TUBALL™ SINGLE WALL CARBON NANOTUBES FOR THERMOPLASTICSOCSIAL has developed Single Wall Carbon Nanotubes (SWCNT) which are now available at industrial scale under TUBALL tradename. SWCNT’s are the ultimate material for conductivity: they are only one carbon atom thick with a diameter of around 2 nanometers and a length of 5-10 microns. Traditional fillers used to bring electrical conductivity in plastics typically need to be added at a high dosage. The unique morphological characteristics of SWCNT’s enable the creation of conductive networks at much lower dosages than those required by CB’s or MWCNT’s for example. As a result, it is now possible to achieve high electrical conductivities without compromising the mechanical properties and other characteristics of plastics.In order to enable the full development of their benefits the SWCNT’s need to be very well dispersed and distributed inside the polymer matrix. Two routes related to melt mixing are considered for the SWCNT’s incorporation.From one side the compounding of SWCNT powder into polymers is envisaged, general recommendations for a two-step compounding approach involving high specific mechanical energy input are summarized. On the other side, OCSIAL has started to develop several concentrates of SWCNT’s that are designed for compounding into specific thermoplastics. Those concentrates have typically a high dosage of SWCNT (up to 10%) and are based on fluid carrier systems. Proposed under the MATRIX tradename, they facilitate the dispersion and eliminate the SWCNT powder handling. Details about dilutions parameters and examples of performances that have been recently achieved by a selection of MATRIX grades are given. The results obtained in ABS, PC, PE rotomolding and PVC plastisols are covered and the specific benefits enabled by the implementation of SWCNT’s are discussed. From those practical cases it can be concluded that SWCNT’s can be incorporated into plastics by melt mixing and that the pre-dispersed SWCNT concentrates provide opportunities for differentiation through new product development.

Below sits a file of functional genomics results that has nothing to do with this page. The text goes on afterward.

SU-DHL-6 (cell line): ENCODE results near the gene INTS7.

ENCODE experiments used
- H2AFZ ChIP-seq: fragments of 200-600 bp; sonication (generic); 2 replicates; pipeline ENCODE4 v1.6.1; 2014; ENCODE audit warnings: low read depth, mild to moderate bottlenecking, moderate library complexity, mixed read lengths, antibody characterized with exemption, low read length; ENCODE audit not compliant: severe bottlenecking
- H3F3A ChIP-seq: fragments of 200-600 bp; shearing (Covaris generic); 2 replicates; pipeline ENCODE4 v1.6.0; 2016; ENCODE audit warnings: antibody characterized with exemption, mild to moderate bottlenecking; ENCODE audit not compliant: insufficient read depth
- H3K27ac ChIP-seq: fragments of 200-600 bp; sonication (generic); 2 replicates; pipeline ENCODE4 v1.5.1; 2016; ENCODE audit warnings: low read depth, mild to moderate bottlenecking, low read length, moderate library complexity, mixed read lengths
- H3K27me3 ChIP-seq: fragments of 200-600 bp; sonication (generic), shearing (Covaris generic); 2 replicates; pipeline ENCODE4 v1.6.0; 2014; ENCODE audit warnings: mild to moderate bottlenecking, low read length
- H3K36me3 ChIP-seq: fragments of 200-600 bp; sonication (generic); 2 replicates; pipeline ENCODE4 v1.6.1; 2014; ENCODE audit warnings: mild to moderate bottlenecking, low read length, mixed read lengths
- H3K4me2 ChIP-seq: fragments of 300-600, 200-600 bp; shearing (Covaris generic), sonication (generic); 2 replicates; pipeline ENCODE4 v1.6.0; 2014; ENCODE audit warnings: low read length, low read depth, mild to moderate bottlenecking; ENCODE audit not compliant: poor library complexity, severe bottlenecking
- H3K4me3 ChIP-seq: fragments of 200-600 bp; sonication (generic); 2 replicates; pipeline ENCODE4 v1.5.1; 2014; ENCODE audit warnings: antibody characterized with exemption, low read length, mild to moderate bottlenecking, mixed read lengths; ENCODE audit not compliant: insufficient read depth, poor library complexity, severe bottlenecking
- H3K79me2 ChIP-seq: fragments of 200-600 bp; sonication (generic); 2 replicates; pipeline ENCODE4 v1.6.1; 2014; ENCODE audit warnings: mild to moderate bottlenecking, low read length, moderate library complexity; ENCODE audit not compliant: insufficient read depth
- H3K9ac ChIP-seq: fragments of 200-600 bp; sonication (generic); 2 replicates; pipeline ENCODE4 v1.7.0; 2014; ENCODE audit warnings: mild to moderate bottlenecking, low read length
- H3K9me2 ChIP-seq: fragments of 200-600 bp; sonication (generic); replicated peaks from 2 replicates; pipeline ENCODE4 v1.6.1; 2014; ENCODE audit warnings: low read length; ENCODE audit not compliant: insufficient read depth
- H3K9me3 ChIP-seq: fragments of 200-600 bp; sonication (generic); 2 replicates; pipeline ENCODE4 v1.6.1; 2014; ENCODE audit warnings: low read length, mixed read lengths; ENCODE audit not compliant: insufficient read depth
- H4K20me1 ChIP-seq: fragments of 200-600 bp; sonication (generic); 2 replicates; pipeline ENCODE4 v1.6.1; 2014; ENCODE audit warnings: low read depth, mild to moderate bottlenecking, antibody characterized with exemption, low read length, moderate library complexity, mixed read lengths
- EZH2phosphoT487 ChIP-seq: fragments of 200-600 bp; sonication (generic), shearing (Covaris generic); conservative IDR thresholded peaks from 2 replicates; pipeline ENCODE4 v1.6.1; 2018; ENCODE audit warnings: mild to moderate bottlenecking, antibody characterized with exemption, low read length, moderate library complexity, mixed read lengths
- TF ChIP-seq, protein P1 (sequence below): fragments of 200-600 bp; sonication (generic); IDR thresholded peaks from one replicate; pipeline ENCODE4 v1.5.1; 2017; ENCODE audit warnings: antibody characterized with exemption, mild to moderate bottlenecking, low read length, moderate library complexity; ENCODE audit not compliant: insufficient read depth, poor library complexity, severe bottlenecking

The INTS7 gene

A Novel Synergist For Halogen Free Flame Retardants